Find the complete rhyme and locate the the London Churches.Where's is it located in the book? - Why is Winston fascinated by the Rhyme?  

Expert Answers
amy-lepore eNotes educator| Certified Educator

"Oranges and lemons" say the Bells of St. Clement's
"You owe me five farthings" say the Bells of St. Martin's 
"When will you pay me?" say the Bells of Old Bailey                 "When I grow rich" say the Bells of Shoreditch
"When will that be?" say the Bells of Stepney
"I do not know" say the Great Bells of Bow
"Here comes a Candle to light you to Bed
Here comes a Chopper to Chop off your Head
Chip chop chip chop - the Last Man's Dead."

This poem is found in bits and pieces throughout the book, but mostly in Winston's dealings with the shop owner who rents the upstairs apartment to Winston and Julia.  The rhyme, along with the paperweight and other items for sale in the shop, represent a lost era of history for Winston.  A time when everyone sang like the woman doing her laundry, and no one had to hide his or her innermost feelings.  A time when there were few or no restrictions on who could wear makeup or what history really said about a country.  Winston clings to these things as if they are his life-line...a futile hope that the future will be brighter and more free.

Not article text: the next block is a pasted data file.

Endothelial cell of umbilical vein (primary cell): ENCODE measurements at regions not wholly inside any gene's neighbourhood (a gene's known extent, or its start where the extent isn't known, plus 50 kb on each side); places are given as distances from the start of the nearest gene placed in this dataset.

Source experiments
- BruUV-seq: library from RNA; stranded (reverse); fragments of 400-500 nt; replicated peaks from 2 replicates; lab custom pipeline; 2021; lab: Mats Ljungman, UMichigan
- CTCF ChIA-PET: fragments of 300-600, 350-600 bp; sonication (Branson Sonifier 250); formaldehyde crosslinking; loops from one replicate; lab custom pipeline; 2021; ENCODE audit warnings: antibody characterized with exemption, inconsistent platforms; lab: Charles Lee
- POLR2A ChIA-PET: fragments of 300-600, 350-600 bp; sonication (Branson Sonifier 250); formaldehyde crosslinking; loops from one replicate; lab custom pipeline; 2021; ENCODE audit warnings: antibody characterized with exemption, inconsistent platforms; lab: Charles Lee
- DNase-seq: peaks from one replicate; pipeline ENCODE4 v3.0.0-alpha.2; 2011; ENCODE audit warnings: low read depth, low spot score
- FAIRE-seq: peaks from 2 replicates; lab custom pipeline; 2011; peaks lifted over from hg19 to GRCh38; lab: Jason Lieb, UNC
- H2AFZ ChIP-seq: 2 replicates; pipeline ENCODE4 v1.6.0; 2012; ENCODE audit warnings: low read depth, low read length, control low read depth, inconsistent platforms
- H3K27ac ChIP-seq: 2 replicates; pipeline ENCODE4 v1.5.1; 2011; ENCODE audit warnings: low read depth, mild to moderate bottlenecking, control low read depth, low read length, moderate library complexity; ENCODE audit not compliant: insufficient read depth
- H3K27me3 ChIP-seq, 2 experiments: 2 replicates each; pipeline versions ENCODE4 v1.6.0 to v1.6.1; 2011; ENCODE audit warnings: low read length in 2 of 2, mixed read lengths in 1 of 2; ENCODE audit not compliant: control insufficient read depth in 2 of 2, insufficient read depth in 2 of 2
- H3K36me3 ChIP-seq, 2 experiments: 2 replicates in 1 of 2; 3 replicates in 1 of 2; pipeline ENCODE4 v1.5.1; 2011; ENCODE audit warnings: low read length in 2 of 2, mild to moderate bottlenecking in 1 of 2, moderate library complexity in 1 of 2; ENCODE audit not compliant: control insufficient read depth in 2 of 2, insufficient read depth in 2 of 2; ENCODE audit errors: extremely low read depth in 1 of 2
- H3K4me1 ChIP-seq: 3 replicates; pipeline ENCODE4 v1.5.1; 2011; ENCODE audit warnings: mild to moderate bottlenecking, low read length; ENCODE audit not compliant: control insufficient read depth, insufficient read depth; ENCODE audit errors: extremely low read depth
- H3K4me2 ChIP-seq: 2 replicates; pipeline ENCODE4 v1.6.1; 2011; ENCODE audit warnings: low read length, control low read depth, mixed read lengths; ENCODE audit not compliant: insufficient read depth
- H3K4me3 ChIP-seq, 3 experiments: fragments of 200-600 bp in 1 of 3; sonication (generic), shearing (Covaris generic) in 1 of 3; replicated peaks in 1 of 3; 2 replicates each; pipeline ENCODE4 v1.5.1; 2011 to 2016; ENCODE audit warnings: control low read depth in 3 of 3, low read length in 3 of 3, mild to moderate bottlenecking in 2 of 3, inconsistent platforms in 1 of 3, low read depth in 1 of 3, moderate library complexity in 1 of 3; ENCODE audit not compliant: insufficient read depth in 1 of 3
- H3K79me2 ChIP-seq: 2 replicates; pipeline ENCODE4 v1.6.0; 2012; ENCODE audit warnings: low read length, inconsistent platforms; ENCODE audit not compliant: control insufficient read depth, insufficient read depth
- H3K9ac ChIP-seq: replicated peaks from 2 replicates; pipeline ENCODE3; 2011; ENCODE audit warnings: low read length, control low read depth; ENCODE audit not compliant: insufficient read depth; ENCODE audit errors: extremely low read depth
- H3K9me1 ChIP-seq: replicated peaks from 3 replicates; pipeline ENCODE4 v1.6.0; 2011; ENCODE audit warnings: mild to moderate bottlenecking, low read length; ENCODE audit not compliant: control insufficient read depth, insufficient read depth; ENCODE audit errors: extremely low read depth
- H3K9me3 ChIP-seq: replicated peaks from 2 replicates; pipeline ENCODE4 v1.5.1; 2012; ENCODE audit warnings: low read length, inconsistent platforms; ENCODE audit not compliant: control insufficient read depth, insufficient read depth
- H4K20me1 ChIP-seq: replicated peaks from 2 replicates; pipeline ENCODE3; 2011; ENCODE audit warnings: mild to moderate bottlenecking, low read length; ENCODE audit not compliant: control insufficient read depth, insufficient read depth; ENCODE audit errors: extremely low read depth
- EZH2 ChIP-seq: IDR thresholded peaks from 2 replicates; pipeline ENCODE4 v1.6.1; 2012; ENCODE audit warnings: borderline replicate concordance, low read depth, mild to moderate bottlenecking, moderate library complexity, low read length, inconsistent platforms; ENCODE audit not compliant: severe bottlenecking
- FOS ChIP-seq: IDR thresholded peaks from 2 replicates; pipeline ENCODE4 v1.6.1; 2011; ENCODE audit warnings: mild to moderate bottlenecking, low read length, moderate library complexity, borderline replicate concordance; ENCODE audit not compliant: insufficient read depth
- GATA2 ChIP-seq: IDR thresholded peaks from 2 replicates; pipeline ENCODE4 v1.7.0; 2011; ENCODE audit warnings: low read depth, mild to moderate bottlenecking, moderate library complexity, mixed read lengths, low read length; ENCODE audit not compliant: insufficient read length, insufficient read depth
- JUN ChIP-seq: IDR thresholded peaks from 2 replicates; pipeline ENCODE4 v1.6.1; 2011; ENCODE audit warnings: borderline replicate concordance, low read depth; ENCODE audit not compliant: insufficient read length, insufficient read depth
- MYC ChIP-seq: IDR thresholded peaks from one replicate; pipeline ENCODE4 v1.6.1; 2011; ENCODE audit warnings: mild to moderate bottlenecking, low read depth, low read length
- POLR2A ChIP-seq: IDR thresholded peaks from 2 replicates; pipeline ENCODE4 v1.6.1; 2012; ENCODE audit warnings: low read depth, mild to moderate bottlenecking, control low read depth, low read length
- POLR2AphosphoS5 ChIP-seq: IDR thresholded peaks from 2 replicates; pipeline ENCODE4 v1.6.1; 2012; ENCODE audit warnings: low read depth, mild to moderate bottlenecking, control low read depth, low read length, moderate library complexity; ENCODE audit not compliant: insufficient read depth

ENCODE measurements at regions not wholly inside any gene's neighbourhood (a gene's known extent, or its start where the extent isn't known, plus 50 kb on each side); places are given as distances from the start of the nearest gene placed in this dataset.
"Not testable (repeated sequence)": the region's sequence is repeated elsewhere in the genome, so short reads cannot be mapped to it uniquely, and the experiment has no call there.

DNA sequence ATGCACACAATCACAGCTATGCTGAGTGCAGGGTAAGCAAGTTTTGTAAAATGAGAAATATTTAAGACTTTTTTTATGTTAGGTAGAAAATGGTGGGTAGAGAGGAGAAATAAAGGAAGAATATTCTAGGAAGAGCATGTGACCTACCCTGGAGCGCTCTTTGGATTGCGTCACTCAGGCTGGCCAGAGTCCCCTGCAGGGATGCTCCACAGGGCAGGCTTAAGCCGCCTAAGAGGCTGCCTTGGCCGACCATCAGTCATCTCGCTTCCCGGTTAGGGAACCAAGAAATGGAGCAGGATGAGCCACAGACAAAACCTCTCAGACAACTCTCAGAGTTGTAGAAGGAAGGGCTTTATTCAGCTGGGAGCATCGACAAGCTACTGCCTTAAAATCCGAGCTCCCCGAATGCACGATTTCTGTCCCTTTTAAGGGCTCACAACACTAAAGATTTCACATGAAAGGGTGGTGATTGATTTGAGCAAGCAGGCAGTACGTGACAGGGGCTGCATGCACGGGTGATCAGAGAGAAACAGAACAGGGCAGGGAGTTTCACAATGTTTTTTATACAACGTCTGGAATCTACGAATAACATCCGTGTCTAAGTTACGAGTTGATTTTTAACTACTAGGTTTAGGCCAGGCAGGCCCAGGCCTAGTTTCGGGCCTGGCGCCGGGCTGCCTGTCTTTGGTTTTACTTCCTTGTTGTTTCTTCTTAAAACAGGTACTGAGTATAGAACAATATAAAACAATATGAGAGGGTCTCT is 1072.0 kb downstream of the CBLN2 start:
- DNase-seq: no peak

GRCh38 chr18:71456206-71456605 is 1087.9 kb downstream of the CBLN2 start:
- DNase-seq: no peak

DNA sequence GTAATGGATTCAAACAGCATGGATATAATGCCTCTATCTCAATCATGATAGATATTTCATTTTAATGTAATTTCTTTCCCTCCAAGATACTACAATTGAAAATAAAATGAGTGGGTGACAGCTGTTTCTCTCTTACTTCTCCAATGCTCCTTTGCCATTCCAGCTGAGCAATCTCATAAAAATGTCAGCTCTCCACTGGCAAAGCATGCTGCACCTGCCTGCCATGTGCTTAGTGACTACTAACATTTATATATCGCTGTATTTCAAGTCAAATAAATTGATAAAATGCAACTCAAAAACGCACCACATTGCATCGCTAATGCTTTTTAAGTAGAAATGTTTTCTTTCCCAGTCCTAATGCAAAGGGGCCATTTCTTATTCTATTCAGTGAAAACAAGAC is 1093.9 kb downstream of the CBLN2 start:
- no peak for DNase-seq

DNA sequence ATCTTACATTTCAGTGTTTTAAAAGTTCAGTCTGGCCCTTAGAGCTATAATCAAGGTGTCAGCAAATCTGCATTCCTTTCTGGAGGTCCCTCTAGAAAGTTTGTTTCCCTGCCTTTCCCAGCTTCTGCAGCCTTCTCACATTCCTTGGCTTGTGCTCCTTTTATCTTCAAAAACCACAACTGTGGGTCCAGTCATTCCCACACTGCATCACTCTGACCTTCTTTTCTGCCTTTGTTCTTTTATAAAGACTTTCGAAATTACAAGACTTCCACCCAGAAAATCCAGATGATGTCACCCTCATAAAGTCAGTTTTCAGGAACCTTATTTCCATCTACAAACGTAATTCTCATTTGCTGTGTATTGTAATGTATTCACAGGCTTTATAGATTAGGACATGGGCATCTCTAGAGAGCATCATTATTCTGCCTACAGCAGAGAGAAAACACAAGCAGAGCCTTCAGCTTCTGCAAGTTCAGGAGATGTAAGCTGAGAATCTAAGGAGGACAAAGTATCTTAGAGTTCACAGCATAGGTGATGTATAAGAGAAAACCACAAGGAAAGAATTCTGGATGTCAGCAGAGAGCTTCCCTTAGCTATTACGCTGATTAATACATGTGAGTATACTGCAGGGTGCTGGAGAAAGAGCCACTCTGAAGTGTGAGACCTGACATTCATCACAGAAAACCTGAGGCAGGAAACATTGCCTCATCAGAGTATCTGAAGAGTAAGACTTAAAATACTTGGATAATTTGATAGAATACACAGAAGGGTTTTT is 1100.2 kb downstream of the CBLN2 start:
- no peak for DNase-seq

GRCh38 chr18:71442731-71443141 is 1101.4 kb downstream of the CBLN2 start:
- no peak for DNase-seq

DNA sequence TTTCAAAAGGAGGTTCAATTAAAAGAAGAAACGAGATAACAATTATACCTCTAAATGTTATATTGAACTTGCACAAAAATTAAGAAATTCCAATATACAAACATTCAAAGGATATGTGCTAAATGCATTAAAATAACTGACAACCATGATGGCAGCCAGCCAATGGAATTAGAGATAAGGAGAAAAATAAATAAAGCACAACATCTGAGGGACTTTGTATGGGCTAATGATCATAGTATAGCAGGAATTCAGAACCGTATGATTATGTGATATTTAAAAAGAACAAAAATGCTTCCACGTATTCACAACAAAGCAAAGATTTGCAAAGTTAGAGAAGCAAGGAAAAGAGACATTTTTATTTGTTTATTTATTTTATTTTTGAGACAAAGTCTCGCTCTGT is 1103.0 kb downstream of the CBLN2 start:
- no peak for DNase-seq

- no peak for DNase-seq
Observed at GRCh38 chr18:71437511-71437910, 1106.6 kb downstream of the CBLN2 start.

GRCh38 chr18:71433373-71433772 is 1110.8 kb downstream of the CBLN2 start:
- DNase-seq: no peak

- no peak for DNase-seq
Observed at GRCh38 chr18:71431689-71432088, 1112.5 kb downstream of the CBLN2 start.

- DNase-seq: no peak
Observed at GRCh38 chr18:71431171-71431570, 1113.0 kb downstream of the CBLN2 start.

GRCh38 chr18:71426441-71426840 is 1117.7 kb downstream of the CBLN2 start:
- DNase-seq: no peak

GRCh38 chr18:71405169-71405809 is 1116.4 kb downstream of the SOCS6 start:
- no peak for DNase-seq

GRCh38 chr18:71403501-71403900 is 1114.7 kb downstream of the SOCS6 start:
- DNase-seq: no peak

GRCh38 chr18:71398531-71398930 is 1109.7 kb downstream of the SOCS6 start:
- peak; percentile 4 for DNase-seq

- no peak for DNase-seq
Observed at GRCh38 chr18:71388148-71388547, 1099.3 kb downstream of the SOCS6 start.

The link below will lead you to researched information about each of the churches in the rhyme as well.  It's fascinating history!  Good Luck!

ktnbaby | Student

Im not sure if these poems are in the book or not?